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‘We’re here to win the World Cup, otherwise why would we be here?’ asks Rabada

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South Africa’s Kagiso Rabada celebrates after taking the wicket of Australia’s David Warner during the ICC men’s Twenty20 World Cup cricket match on Saturday. Picture: Indranil Mukherjee, AFP

Despite seeing the West Indies’ batting line-up collapse against England, Kagiso Rabada insists the Proteas will not be taking the defending champions lightly.

DUBAI – Proteas fast bowler Kagiso Rabada insisted there is no point dwelling on his side’s opening Super 12 loss to Australia ahead of the game against the West Indies.

Temba Bavuma’s men registered a below-par 118/9 batting first at the Sheikh Zayed Stadium in Abu Dhabi but almost managed to pull off an unlikely win before a match-winning partnership of 40 off 26 balls between Marcus Stoinis and Matthew Wade saw Australia home with two balls to spare.

South Africa now face the West Indies, who had an even tougher time of it against England in a repeat of the ICC Men’s World T20 2016 final after being dismissed for just 55 on their way to a six-wicket defeat.

“It’s just one game that we couldn’t get over the line. Why be negative about it? Be positive,” said Rabada, who scored 19 lower-order runs and took 1/28 in his four overs in his side’s first hit out in the competition.

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“Yeah, it obviously wasn’t the ideal start with the bat, and rarely do you ever have a perfect cricket game, although you would want both departments to balance out or balance each other out.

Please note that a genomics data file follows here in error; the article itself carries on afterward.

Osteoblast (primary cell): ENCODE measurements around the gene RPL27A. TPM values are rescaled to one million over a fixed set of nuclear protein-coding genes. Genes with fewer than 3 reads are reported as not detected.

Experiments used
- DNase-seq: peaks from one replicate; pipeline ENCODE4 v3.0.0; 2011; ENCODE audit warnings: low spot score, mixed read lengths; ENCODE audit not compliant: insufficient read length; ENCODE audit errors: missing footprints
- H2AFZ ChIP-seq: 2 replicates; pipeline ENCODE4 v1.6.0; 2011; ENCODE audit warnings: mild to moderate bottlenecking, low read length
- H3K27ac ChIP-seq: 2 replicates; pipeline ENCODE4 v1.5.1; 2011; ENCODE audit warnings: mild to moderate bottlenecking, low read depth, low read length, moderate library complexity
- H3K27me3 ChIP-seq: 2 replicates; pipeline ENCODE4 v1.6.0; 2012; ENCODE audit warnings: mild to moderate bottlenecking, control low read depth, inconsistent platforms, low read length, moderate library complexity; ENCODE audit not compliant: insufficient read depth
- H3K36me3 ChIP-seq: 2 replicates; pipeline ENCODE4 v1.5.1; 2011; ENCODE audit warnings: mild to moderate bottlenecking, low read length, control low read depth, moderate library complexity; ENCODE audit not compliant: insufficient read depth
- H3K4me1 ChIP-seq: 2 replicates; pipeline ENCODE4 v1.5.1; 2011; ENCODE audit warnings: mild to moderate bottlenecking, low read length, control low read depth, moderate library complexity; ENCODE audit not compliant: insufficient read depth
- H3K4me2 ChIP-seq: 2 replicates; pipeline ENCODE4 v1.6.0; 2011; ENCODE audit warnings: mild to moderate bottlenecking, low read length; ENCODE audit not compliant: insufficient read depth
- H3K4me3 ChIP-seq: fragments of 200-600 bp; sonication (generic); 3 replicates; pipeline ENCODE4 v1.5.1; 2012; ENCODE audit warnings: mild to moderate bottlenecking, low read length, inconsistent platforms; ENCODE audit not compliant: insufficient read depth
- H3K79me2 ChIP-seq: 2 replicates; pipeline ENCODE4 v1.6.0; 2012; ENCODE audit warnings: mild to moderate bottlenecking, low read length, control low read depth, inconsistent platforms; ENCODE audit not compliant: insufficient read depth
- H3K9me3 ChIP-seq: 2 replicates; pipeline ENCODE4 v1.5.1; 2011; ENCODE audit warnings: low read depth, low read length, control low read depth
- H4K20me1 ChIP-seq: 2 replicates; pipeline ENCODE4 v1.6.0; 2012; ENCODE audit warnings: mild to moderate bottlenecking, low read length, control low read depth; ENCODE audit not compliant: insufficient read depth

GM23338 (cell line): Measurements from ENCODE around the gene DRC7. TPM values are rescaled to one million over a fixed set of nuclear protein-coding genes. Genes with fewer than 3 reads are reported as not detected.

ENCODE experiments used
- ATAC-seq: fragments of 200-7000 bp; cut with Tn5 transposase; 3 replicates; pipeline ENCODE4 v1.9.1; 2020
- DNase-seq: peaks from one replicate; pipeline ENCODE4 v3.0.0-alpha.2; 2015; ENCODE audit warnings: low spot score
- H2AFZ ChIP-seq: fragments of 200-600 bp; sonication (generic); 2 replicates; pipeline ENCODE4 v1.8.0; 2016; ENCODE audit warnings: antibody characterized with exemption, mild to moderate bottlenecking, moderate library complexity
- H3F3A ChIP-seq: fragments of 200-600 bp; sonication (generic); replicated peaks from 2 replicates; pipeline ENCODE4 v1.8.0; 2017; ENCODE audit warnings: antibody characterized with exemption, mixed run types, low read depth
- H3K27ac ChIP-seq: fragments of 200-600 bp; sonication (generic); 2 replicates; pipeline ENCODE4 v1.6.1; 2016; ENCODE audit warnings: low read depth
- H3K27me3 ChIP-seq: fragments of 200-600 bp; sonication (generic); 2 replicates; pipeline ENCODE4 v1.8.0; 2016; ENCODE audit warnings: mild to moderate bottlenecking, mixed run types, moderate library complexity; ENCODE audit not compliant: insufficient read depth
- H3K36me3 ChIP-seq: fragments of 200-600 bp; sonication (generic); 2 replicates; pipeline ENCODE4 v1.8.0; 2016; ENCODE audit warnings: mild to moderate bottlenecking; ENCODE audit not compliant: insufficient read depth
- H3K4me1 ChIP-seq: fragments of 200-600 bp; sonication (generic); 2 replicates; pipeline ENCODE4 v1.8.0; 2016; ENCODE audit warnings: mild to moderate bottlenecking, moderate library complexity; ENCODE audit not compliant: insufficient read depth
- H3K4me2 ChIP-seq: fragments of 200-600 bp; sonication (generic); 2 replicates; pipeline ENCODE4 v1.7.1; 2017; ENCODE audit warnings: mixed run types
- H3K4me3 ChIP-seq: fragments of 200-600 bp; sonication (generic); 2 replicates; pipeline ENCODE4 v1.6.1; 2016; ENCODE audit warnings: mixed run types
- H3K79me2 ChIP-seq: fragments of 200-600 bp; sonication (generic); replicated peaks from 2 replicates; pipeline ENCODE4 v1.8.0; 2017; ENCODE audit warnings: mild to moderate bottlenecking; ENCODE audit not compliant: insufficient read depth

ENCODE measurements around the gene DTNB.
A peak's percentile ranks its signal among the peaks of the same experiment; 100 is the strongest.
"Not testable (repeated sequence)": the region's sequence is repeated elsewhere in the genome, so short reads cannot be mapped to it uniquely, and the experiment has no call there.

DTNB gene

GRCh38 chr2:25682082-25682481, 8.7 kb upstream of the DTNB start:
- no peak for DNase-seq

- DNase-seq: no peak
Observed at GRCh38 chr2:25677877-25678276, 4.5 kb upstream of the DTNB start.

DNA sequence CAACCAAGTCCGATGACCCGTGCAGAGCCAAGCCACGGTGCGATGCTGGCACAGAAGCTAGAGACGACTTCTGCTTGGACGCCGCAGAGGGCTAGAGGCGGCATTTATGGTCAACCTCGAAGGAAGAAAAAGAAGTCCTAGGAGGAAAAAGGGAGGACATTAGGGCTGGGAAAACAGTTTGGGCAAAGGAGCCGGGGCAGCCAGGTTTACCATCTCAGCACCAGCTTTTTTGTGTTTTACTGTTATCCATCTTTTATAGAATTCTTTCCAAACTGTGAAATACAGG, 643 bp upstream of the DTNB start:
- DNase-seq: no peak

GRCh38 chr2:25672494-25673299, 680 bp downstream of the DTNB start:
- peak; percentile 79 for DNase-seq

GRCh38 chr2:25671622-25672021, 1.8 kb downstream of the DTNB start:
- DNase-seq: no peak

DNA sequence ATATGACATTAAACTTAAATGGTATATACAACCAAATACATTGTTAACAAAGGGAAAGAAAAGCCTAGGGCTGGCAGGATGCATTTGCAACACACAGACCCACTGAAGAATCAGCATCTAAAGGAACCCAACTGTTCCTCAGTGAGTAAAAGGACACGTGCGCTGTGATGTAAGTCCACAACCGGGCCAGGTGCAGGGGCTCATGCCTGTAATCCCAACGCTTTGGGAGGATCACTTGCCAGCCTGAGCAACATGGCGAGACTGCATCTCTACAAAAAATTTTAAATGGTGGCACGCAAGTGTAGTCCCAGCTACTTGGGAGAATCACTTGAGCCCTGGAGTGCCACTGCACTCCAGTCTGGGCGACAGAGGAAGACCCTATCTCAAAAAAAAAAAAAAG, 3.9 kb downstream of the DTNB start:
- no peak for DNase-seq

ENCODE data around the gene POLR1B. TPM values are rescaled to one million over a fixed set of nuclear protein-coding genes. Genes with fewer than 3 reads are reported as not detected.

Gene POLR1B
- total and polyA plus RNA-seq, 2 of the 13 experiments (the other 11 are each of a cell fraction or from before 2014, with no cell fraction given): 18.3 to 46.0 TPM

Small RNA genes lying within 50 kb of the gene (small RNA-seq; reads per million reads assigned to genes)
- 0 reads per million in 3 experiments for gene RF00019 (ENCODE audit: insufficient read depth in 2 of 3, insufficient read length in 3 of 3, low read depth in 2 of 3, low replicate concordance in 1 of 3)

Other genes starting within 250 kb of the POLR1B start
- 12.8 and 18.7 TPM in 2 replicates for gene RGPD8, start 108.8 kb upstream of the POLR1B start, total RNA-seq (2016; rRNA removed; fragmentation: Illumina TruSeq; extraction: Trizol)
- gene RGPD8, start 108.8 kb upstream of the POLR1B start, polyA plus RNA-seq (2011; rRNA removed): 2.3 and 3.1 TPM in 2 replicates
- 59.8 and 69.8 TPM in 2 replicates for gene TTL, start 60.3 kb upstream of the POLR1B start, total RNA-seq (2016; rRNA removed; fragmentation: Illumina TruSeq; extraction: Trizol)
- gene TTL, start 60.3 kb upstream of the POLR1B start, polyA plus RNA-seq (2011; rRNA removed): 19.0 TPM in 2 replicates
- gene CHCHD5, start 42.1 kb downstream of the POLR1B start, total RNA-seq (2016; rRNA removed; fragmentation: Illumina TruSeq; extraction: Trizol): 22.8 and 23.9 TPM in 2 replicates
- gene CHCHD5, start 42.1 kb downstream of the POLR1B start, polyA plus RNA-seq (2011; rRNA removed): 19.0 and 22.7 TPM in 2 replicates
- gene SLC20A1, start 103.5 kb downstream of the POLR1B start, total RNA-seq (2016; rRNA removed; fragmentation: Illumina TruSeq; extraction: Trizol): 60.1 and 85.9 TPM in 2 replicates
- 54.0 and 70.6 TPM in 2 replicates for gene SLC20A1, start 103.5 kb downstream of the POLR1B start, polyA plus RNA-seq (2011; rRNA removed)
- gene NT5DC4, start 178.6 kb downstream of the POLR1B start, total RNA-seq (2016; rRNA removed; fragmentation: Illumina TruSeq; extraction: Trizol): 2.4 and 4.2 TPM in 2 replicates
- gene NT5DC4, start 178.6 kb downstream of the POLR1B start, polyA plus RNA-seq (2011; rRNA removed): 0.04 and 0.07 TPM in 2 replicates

“If you also have a look at Australia, as well, we bowled extremely well, but yeah, their bowling outshined their batting, too.

“So I guess it was probably a day for bowling, but in saying that, it’s no excuse. We know that we have to perform well in all departments. We’ve analysed what we have needed to do, and the guys are on it at the training grounds.

“At the end of the day we need to rock up with proper intensity and play close to our best. That’s what we’re here to do. We’re here to win the World Cup, otherwise why would we be here?”

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Despite seeing the West Indies’ batting line-up collapse against England, Rabada insists South Africa will not be taking the defending champions lightly when they face off in Dubai on Tuesday.

“They’re a dangerous team. You can’t underestimate anyone,” he added.

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“We’re going to have to go and be as disciplined as we were in our first game [with the ball]. We cannot take anything for granted.”

West Indies assistant coach Roddy Estwick said making sure the players are enjoying themselves is the key to regaining form after the heavy defeat to England.

He said: “Well, one bad game doesn’t make a summer. We realise we had a bad game. We’ve had a chat about it. The players had some volleyball yesterday to help them to relax, to try to build some team spirit.

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“The one thing you can do is, once you lose a game you can look for all the excuses in the world. You can nitpick all you want. You’ve got to back the players.

“Our job is to get the players up, make sure they remain confident, make sure they still believe in their ability. Make sure the dressing room is still a happy place and let them go enjoy the game of cricket, because that’s why they started playing.

“You start playing cricket because you enjoy doing it. They’re fortunate enough that they become international superstars and they are representing their country.

“But at the end of the day, it’s all about enjoyment. And once the enjoyment comes first and the attitude is right, then your skill level will remain high, and your discipline will remain very high.”

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